Another factor that determines whether or not someone will become sick is what type of pathogen they come into contact with. "Some organisms are more virulent than others," Tierno says. For example, you need 10,000 salmonella cells in order to initiate an infection, while it only takes 100 shigella cells to contract a disease.
"By not washing your hands, you are choosing not to protect others. And if we don't care for each other, then we have lost a part of our humanity."
The person's health also plays a role. Some people have hardier immune systems than others and are better equipped to fend off infection. Older folks and those who are immunosuppressed are more vulnerable.
If someone did get a high enough bacterial or viral load to become infected, they might experience anything from mild tummy trouble to severe illness, depending on the type of contaminant, volume of cells they took in and their existing health.
"Norovirus could cause diarrhea and vomiting," Tierno says. "Salmonella and shigella can lead to systemic and intestinal infection, some of which can be serious, especially in the elderly and immunocompromised."
Hands down, it's crucial to get clean.
Is It Worse to Not Wash After You Poop Than After You Pee?
Nope. "One is not worse than another," says Kelly Mudon, MD, a physician specializing in family medicine at Community Health of South Florida.
Sure, your feces can contain concerning organisms like salmonella, shigella, campylobacter, norovirus and pathogenic strains of E. coli. But urine isn't any better.
"There can be STIs like gonorrhea and syphilis in the content of the genital urinary tract," Tierno says. "There are also skin pathogens [in the genital area] such as candida and staph."
Don’t Forget These 4 Hand-Washing Steps
We all likely know by now that it's important to scrub with soap and water for at least 20 seconds, per the CDC. "Still, even those who are practicing good hygiene are often not thorough enough," Dr. Mudon says.
Here are a few other best practices:
1. Wash your whole hand. Pay special attention to your fingertips, the webbing in between your fingers, all sides of your thumbs and the backs of your hands. These are the most commonly missed areas, according to an August 2019 study in the Journal of Environmental and Public Health.
2. Clean under your nails. Per the CDC, particularly high concentrations of microbes are found under the nails, so clean well there, too. You can do so by soaping up your hands and then scratching your nails against your opposite palm.
3. Dry your hands with a paper towel. Germs are spread more easily from wet hands, according to the CDC. Although there is some conflicting evidence about whether hand dryers or paper towels are more hygienic, a systematic review of 12 studies in the August 2012 issue of Mayo Clinic Proceedings suggests that paper towels are the most sanitary. Tierno even brings his own paper towel with him when using a public restroom, just in case.
4. Hang onto your paper towel after you rinse. "Touching a dirty doorknob negates your wash, so I use my paper towel to turn off the faucet and open the bathroom door before I leave," Tierno says. "I deposit it outside the bathroom door on the floor — if there is no receptacle there yet, there soon will be."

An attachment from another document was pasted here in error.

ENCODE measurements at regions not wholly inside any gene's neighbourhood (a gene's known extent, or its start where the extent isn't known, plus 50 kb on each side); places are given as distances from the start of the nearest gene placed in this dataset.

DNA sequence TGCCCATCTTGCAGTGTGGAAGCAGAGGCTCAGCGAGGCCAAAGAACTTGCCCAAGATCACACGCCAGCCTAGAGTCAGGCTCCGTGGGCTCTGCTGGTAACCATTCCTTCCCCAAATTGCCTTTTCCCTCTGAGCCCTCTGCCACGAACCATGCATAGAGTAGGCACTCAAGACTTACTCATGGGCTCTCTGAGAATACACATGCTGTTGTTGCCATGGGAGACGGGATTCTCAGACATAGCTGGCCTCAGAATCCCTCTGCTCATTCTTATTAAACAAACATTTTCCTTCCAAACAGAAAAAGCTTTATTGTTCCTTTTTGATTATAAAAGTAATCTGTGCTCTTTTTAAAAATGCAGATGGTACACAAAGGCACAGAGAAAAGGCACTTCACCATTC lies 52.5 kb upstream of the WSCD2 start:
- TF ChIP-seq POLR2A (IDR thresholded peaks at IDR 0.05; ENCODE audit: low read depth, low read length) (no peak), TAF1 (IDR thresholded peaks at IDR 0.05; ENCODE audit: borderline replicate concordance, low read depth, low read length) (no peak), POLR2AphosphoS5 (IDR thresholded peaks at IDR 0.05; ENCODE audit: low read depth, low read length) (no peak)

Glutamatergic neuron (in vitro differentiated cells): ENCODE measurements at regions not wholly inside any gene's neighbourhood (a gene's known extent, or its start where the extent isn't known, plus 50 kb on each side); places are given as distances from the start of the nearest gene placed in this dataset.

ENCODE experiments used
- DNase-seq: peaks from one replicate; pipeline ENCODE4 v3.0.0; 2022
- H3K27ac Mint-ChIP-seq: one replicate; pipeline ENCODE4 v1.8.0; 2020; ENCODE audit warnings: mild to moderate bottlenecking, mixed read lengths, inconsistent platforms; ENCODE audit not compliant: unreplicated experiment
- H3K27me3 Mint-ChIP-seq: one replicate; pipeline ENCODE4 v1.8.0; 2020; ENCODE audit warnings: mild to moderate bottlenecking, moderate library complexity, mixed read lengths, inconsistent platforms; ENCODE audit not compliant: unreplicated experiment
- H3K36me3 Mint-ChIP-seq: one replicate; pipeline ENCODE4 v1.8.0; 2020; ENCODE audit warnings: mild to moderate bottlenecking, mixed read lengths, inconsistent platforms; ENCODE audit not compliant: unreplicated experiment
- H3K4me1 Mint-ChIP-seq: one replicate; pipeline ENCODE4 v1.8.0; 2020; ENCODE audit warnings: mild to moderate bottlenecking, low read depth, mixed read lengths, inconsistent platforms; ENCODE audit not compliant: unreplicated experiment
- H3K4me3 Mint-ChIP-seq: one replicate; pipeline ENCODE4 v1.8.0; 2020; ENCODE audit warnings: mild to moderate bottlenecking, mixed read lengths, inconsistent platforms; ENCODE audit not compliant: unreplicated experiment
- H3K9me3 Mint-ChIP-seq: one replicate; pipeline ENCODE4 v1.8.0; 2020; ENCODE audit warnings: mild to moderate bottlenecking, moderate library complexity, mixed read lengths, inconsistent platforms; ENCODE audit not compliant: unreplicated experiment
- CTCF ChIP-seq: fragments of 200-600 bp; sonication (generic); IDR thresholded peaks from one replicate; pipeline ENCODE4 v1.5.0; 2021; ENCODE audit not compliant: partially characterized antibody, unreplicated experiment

So, How Bad Is It Really to Not Wash Your Hands After Using the Bathroom?
It is a serious problem, according to Dr. Mudon. "Addressing hand washing is more pertinent than ever in the times of COVID," she says, "Although it's also important for preventing the spread of small-scale infection, like colds."
Skipping the sink in a public restroom puts your health on the line. "We are our own worst enemy sometimes," Tierno says. "A pandemic is the time to step up our hygiene."
And when it comes to potentially contaminating someone else, Tierno views not washing up as an act of disrespect. "You are choosing not to protect others," he says. "And if we don't care for each other, then we have lost a part of our humanity."
In his opinion, this is about more than just cleanliness; our bathroom behavior reflects a spirit of compassion and benevolence for our community. "The integrity of our society is affected by the way we deal with our personal hygiene," Tierno says. "If we don't respect one another [by washing our hands], then we as a society fail, all hell breaks loose and it is every man for himself."
The verdict is clear: For the benefit of humankind, wash your hands, people!
Is This an Emergency?
- YouGov: "40% of Americans don’t always wash their hands after going to the bathroom"
- The Washington Post: "It’s time to talk about how toilets may be spreading covid-19"
- CDC: "Cleaning and Disinfection for Community Facilities"
- Mayo Clinic Proceedings: "The Hygienic Efficacy of Different Hand-Drying Methods: A Review of the Evidence"
- CDC: "When and How to Wash Your Hands"
- Journal of Environmental and Public Health: "The Common Missed Handwashing Instances and Areas after 15 Years of Hand-Hygiene Education"
- CDC: "Show Me the Science - How to Wash Your Hands"
- Clinical Infectious Diseases: "Facing Ubiquitous Viruses: When Hand Washing Is Not Enough"